Woodland Birds, Pacific Northwest
The western tanager shows up on the South Vancouver Island in May and can be seen in forest settings around the island as far up as the Campbell River area. The Western Tanager adult has a brilliant red head, bright yellow body with black back, wings, and tail, two wing bars, smaller uppermost bar yellow, lower white, female yellow-green above, yellow below with wing bars similar to the male.
Western Tanagers can be found in open coniferous or mixed coniferous and deciduous forests. They are common in forest openings, and they seem most at home in the dry douglas fir forests of the BC coast, but they are much more widely distributed than that. They nest in open coniferous forests of douglas fir, spruce, and pine, mixed woodlands with aspen trees, high up sometimes nesting as high as 2,000 meters. They do not like wet and dark forest settings.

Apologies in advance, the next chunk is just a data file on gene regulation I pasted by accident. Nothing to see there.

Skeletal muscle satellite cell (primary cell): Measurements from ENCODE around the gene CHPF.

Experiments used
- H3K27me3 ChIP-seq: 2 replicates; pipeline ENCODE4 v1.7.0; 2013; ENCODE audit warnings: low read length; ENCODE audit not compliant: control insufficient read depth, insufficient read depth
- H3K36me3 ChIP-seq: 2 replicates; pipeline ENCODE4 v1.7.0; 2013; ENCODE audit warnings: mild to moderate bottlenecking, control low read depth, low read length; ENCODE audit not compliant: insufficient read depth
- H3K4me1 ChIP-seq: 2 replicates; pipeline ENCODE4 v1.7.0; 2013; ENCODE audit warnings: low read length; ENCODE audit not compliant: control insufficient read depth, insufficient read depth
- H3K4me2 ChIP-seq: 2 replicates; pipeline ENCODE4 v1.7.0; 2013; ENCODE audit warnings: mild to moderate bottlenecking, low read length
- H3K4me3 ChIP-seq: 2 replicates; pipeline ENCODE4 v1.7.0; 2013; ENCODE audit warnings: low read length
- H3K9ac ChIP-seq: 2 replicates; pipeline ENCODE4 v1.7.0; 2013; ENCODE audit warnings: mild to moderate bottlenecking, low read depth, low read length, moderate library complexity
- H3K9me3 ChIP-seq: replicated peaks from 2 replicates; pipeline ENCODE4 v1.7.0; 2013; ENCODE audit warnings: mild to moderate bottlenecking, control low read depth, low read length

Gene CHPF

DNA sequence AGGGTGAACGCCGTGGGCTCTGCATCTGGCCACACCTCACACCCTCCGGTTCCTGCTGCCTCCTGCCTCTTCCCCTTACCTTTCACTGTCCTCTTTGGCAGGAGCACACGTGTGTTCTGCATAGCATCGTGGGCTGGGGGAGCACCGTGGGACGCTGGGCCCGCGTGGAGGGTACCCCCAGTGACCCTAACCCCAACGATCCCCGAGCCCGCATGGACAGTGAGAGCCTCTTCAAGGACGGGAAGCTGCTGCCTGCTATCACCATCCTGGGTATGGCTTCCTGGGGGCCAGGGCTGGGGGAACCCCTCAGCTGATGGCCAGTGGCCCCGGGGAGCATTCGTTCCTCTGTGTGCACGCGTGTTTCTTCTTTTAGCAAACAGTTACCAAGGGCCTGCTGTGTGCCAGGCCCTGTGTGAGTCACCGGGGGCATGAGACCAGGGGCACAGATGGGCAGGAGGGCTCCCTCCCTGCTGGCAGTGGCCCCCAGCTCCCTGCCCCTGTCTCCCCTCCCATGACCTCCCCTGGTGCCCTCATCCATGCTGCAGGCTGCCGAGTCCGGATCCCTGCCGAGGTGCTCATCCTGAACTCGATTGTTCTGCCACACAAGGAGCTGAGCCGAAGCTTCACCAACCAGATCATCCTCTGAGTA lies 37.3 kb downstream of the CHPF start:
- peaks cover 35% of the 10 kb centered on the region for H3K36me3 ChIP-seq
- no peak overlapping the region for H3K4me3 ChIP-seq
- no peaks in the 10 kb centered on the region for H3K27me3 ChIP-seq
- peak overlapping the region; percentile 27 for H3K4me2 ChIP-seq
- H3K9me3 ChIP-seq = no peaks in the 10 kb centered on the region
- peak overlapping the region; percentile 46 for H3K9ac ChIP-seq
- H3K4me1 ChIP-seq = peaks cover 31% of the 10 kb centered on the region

They can be found in lowland areas during migration. The female lays up to 5 speckled bluish-green eggs in a frail, saucer nest of woven rootlets, weeds, and bark strips, saddled in a fork of spruce, fir, or pine tree usually at low elevation in the tree. The young birds look like the female, dull in color and rather drab. In the fall, the birds head south to winter in Central America.
Although Western Tanagers are a fruit-eating bird, they eat mostly insects during the breeding season. During winter, they eat many fruits and berries. They may also eat flower nectar. Treetop-foragers, They search for food on foliage and branches and will capture insects on the fly. These birds are an awesome bird to observe in the wild, a true gem of the forest.